This is the potential dark side of the benefits mentioned above. Depending on the terms of the refinancing offer, borrowers could lower their minimum monthly payment but end up paying more in total interest over the life of the new loan. In some scenarios, this could cause a new loan to ultimately be more expensive than the original loan.
Returning to our original example of a student loan with a $10,000 principal, 5% interest rate, and 10 year repayment term.
In both scenarios where the monthly payment was lowered because the repayment term increased, you would ultimately end up paying more in interest over the lifetime of the refinanced loan, than you would have with the original loan (you would pay around $10K and $17K in interest respectively vs $6.5K on the original loan).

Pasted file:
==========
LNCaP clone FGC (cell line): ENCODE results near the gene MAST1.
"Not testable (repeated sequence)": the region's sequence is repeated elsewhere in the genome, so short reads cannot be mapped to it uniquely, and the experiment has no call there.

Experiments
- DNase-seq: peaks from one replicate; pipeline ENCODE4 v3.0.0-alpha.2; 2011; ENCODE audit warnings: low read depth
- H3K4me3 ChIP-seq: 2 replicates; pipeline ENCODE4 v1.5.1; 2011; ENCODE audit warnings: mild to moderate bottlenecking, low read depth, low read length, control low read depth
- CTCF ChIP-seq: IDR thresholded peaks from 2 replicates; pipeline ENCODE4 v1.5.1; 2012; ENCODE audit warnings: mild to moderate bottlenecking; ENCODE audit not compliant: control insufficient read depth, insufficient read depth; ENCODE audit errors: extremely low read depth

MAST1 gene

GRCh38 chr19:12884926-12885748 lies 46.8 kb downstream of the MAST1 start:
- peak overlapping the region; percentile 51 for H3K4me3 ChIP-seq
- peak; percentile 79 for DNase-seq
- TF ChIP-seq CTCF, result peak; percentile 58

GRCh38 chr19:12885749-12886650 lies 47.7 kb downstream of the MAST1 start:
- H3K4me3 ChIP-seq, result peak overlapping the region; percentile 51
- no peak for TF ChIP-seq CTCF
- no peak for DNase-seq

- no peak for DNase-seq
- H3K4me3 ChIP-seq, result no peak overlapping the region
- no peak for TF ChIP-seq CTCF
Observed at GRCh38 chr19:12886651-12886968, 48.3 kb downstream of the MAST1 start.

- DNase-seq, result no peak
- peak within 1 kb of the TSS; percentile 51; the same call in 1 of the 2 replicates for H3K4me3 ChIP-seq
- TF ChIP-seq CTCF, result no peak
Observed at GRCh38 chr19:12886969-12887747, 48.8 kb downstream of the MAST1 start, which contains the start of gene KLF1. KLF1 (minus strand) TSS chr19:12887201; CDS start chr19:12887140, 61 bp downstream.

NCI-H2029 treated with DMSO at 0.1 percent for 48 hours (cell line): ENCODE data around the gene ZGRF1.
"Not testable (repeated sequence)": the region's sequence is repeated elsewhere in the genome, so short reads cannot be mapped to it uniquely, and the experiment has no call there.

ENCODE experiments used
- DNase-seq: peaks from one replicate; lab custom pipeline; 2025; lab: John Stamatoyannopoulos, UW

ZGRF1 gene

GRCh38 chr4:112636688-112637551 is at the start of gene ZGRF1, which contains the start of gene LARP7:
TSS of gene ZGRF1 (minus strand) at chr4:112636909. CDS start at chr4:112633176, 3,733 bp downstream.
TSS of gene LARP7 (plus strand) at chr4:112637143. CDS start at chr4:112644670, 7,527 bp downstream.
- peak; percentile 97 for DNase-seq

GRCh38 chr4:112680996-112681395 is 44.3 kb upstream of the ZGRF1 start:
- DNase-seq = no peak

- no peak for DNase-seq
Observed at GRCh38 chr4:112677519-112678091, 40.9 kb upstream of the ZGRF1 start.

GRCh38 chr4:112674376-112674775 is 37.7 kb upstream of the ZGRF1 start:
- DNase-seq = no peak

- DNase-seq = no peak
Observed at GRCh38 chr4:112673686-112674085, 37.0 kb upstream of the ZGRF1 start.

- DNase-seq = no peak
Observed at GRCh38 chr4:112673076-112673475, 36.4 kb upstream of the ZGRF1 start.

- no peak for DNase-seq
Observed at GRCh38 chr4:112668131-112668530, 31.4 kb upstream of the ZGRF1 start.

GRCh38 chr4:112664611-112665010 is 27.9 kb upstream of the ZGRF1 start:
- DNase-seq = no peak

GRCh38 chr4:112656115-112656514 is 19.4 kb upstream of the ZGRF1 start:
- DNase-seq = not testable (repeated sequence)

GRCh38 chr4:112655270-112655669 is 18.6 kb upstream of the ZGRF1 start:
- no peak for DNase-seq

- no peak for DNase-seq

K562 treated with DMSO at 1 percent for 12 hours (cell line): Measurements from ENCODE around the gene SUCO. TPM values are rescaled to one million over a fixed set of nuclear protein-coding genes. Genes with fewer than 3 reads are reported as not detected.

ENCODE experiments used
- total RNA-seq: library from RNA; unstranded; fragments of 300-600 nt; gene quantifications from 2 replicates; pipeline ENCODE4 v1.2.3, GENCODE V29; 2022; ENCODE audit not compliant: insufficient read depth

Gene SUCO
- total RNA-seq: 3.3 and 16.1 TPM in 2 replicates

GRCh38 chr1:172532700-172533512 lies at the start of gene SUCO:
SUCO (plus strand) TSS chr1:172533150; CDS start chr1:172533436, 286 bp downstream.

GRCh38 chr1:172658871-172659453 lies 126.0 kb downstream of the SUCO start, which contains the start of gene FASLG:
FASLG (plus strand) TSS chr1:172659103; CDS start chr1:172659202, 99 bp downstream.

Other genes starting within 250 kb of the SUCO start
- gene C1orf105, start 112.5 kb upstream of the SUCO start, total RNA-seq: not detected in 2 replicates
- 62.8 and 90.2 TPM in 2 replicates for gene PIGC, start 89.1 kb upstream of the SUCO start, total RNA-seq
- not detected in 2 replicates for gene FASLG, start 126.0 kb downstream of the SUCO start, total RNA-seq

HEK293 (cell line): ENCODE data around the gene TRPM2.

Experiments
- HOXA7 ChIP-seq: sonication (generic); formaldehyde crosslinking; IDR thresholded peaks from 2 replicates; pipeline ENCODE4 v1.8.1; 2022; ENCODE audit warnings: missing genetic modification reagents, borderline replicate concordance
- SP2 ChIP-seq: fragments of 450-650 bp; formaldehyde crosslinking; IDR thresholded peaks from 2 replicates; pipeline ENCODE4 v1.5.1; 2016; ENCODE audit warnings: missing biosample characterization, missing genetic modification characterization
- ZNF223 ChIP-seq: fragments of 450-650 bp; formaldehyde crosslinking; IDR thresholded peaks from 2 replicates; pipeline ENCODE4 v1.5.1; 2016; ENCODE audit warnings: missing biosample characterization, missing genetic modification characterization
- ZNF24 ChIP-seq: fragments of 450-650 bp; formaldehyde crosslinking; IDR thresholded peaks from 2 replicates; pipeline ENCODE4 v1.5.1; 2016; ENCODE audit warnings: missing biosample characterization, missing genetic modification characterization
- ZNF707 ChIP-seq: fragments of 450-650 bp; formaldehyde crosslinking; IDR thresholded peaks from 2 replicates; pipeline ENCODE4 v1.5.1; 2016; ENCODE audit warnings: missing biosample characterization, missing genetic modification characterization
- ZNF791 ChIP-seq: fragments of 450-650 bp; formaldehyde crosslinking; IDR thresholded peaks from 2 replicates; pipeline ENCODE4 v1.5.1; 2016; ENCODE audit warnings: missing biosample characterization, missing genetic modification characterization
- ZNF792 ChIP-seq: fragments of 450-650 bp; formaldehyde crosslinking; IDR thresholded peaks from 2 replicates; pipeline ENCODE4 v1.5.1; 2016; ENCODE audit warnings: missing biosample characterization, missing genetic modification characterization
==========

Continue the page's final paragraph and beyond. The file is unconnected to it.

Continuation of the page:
Whether or not you should refinance your student loans depends on your overall financial situation and goals. Important factors to consider are:
If you have private loans and can secure better loan terms, refinancing may be a great option for you. If you have federal loans, you may want to explore income-driven repayment plans or federal loan consolidation before considering refinancing, especially if you’re working towards federal loan forgiveness.
If you have stable income and a great credit score, refinancing might get you better rates (whereas your rate with loan consolidation would always be a weighted average of the existing rates on your consolidated loans).